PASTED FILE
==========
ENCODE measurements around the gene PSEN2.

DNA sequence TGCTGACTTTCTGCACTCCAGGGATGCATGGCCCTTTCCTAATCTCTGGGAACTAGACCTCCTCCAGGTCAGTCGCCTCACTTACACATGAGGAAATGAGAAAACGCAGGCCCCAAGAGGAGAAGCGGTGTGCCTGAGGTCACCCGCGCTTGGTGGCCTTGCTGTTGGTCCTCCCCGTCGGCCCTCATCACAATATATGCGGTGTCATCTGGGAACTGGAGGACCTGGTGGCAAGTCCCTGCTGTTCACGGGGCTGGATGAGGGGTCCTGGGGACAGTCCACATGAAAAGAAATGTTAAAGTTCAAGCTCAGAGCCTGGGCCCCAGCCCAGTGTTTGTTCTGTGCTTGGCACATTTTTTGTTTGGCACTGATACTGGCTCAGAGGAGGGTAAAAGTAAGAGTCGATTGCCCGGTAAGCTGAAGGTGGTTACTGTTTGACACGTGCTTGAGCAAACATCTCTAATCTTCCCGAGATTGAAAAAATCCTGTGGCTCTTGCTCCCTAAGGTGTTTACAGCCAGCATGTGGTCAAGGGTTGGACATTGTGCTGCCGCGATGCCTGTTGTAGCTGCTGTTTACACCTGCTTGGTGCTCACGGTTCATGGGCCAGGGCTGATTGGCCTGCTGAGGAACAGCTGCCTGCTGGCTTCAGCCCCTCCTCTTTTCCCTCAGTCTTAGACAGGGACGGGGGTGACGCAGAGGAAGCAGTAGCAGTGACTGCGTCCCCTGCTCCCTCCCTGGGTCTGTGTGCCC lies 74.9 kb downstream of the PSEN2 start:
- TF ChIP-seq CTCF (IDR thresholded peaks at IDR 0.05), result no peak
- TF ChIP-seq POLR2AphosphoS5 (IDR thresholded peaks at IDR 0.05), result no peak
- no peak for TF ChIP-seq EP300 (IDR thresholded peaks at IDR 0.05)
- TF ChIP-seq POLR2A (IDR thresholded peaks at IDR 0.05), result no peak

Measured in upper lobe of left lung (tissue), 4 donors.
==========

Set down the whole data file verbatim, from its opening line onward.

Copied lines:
ENCODE measurements around the gene PSEN2.

DNA sequence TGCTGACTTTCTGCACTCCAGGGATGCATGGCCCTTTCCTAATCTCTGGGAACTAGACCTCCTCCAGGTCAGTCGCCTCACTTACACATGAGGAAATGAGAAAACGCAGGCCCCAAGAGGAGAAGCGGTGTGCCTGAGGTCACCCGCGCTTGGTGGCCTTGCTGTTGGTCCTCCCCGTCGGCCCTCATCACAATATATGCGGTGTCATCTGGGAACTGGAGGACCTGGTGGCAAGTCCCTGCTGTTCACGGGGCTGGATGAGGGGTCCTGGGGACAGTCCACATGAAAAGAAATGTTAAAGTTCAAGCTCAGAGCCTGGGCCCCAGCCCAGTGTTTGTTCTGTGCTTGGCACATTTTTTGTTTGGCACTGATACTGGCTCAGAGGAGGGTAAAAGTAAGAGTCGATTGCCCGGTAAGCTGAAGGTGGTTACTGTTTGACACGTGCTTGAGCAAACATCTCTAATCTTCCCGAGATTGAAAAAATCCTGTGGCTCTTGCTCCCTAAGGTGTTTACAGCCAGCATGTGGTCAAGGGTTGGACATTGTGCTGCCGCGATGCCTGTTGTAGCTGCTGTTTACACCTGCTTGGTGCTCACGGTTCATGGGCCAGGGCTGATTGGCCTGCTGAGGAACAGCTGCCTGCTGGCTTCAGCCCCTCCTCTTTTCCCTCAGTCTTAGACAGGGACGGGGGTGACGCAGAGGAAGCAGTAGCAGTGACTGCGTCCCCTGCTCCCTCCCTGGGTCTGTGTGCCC lies 74.9 kb downstream of the PSEN2 start:
- TF ChIP-seq CTCF (IDR thresholded peaks at IDR 0.05), result no peak
- TF ChIP-seq POLR2AphosphoS5 (IDR thresholded peaks at IDR 0.05), result no peak
- no peak for TF ChIP-seq EP300 (IDR thresholded peaks at IDR 0.05)
- TF ChIP-seq POLR2A (IDR thresholded peaks at IDR 0.05), result no peak

Measured in upper lobe of left lung (tissue), 4 donors.